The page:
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North Korea At The Winter Olympics: Will It Ease Or Heighten Tension On The Peninsula?

Maximilian Looft, Author

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It’s been four years since the last Winter Olympics, hosted in Sochi, Russia. This year, the Winter Olympics will be taking place 4,456 miles away, in Pyeongchang, South Korea. The last time South Korea hosted the Olympics was 1988, exactly 30 years ago. But not even 30 years can settle the dispute between North and South Korea, which is causing fear and suspicion of what the North could do in this year’s Olympics.

North Korean athletes weren’t present at the 1988 Summer Olympics in Seoul, as they boycotted the games that year. This year, however, they will attend, and that has many people worried.

In 1987, North Korea was responsible for the terrorist bombing of a plane traveling from Baghdad to South Korea; all 115 people on board — South Korean passengers and crew — were killed.

In a 2013 BBC interview, Kim Hyun-hui, a woman now in her fifties, said she and her male partner, who killed himself shortly afterward to avoid capture, were directly ordered by a senior officer to bomb the plane. “He said it would create chaos and confusion in South Korea. The mission would strike a severe blow for the revolution,” she said. She was captured shortly after and was going to be executed, but was granted a pardon by the South Korean president.

Despite the North Korean attempts to cause chaos, the Olympics still went on.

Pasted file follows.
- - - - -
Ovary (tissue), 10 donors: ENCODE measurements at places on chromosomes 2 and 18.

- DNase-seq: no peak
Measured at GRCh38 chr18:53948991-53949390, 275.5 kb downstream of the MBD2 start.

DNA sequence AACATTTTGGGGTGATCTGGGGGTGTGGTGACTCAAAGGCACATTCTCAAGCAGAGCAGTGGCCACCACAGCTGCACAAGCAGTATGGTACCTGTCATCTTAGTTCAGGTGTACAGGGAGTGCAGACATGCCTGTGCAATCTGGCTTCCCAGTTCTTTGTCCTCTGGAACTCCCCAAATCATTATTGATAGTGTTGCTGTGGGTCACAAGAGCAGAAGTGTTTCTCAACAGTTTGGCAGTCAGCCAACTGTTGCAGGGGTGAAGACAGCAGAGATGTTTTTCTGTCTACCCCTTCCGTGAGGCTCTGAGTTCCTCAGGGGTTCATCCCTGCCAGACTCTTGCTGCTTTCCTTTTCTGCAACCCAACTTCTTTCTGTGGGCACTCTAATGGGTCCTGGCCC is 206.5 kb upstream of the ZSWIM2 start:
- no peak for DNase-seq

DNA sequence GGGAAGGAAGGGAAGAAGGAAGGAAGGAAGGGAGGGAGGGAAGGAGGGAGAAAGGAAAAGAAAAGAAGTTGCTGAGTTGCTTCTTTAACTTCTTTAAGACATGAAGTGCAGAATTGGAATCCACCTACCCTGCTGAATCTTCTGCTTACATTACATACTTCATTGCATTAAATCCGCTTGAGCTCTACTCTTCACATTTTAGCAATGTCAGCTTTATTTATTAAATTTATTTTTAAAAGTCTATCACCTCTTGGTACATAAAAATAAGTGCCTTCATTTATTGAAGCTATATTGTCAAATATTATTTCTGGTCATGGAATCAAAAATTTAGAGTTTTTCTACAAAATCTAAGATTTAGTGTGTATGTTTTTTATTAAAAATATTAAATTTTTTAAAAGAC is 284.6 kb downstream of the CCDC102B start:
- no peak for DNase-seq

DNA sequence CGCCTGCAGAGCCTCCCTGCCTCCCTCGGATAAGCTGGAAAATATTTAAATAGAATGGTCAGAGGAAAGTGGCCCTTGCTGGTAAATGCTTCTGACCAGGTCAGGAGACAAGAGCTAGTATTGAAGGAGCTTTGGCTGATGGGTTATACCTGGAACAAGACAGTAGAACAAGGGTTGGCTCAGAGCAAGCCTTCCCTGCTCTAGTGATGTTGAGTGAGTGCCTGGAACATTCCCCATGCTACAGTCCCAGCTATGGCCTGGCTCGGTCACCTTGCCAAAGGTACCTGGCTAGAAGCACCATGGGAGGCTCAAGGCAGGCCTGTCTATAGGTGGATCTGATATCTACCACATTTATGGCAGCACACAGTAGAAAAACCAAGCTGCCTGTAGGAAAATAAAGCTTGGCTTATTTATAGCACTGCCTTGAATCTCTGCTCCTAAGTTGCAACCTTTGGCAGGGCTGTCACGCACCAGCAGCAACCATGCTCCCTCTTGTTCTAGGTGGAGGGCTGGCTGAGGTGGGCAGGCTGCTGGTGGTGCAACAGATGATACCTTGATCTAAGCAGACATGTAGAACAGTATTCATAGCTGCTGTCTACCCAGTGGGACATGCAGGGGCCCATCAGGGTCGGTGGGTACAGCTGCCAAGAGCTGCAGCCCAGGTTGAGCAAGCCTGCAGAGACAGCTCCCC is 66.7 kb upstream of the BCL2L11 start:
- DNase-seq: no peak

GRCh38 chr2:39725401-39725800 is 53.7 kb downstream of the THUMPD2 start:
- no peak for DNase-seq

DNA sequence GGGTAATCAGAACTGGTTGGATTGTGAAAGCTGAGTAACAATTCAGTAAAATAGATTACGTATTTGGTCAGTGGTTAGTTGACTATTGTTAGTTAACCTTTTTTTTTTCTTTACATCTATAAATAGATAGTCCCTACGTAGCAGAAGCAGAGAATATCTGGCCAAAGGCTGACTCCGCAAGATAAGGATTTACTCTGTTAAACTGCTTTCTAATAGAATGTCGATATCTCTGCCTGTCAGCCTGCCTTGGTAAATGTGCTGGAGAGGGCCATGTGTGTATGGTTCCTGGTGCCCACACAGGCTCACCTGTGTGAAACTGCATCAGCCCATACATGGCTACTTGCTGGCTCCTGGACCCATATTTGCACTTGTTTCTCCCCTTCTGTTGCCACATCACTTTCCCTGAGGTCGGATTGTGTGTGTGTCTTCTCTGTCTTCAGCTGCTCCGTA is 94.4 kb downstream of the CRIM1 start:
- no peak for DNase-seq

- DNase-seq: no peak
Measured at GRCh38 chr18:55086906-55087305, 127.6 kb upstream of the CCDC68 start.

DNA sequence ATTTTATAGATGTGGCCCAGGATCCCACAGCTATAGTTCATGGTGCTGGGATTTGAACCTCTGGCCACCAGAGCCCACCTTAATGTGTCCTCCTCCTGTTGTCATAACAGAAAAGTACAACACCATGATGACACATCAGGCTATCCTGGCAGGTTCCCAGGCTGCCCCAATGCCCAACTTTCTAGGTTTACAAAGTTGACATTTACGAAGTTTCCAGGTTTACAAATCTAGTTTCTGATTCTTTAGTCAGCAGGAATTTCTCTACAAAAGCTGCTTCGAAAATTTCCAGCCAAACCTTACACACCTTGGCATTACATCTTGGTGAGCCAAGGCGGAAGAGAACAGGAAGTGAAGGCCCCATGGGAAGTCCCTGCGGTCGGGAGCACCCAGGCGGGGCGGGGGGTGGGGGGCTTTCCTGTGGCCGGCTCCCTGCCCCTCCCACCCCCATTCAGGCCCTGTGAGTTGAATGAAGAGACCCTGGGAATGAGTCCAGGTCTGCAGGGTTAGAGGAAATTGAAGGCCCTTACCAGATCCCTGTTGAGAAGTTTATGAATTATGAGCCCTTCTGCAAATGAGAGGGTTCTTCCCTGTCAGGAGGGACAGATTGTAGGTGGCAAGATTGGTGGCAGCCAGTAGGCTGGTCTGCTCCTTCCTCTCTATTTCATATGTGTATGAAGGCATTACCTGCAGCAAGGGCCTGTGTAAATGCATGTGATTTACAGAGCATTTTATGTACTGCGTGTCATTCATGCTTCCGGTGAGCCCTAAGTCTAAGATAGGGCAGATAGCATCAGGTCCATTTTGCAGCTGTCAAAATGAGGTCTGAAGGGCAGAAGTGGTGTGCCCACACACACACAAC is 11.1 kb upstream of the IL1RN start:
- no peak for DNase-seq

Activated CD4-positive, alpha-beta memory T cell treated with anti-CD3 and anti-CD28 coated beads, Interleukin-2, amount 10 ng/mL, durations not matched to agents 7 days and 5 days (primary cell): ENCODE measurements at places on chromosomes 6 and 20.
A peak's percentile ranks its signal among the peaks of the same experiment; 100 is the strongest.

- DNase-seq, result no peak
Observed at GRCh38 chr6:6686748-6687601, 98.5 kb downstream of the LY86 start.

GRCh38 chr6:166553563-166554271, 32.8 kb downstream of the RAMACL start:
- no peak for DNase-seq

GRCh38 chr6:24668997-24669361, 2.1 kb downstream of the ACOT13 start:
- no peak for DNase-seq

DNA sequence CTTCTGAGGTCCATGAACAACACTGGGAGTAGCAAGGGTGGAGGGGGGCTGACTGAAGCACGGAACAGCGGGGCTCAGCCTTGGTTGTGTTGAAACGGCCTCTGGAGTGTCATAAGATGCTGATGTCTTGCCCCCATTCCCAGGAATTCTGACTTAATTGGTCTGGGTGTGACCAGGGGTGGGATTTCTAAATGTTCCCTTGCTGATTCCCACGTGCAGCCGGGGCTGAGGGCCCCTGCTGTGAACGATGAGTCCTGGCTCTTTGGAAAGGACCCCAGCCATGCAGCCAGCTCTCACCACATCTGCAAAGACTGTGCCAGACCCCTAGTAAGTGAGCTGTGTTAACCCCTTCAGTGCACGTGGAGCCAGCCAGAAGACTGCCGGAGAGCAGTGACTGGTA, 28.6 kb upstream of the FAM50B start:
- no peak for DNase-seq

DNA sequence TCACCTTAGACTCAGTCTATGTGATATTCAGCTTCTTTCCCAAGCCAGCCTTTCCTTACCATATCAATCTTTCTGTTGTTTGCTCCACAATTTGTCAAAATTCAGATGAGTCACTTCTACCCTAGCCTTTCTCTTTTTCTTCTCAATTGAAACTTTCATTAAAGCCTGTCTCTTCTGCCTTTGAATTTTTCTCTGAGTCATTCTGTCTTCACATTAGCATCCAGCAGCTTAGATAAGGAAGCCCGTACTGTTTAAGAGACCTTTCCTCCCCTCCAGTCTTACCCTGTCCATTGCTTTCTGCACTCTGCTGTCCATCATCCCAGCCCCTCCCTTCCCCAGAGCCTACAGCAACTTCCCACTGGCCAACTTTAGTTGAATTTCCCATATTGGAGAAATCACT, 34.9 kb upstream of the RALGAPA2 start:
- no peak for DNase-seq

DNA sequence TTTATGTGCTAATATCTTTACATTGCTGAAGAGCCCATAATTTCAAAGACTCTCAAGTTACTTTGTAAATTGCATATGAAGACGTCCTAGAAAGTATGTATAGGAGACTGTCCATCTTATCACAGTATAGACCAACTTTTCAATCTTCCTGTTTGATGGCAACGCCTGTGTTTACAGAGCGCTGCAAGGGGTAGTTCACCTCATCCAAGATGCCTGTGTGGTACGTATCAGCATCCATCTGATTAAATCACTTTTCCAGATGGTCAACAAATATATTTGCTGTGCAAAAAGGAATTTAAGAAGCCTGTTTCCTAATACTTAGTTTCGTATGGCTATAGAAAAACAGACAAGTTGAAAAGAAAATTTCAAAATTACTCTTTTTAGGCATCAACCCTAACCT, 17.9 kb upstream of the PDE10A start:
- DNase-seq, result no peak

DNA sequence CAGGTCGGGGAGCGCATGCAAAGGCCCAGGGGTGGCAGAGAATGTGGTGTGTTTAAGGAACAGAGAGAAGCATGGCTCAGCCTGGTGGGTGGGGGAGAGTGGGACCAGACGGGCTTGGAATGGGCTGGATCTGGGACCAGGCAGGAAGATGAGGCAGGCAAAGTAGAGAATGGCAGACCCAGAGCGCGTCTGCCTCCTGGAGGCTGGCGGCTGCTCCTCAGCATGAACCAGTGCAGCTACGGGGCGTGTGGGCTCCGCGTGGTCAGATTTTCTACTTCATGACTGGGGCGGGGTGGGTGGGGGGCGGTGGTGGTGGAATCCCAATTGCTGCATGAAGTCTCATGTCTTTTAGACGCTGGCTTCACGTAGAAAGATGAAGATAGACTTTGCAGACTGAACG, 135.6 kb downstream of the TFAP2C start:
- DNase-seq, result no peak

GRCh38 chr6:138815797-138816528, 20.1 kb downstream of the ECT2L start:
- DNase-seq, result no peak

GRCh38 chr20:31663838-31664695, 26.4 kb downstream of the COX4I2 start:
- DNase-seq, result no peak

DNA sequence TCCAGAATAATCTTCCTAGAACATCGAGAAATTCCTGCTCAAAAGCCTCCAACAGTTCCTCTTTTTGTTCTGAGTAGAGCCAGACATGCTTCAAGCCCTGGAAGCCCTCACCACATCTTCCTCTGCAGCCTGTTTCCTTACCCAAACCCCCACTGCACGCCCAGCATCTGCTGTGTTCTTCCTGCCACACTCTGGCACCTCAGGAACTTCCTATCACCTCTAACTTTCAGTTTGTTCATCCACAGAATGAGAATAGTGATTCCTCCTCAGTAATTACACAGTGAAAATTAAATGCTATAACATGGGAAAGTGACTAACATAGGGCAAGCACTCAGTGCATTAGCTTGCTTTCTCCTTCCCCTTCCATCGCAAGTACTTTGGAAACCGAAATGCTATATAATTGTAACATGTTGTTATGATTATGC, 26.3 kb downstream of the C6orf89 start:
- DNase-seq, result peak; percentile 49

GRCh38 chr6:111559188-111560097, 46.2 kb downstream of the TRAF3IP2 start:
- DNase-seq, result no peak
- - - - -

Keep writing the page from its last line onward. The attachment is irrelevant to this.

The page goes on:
This year, however, more precautions will be made to prevent attacks. The hosting country will have small security drones flying above on guard at the events with nets built in to drop and catch any smaller and potentially dangerous drones. There is a slight fear that the North could deploy bomb-rigged drones, which some say is unlikely due to the North being involved in the games, but no chances for disaster will be allowed this year.

Even with all the tension, there are still hopes that the games can ease the heat for a short time between the North and the South. The Olympics have always been a symbol of peace among nations as they challenge each other in competitive games. “There’s hope for some that the Koreas’ Olympic détente will result in actual peace talks,” an NBC spokesperson said, confirming the South’s hopes for peace.

The chances of North Korea going along with peace talks are slim, with nuclear policy experts such as Jeffrey Lewis predicting that the North will continue with its nuclear testing, as the leader Kim Jong-un relies on his nuclear weapons to hold power in the country.

There is, however, a small unification between the two countries. At the beginning of the games, the North and the South will walk side by side under a unified Korean banner, a blue symbol of the Korean peninsula. Not only that, but there will be a joint women’s hockey team, consisting of 23 South Korean players and 12 North Korean players. But whether the team will stick together and if the countries will stay under a banner is uncertain.

Danger is always around the corner at any Olympic event, but the presence of North Korea only increases the unease.

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North Korea At The Winter Olympics: Will It Ease Or Heighten Tension On The Peninsula?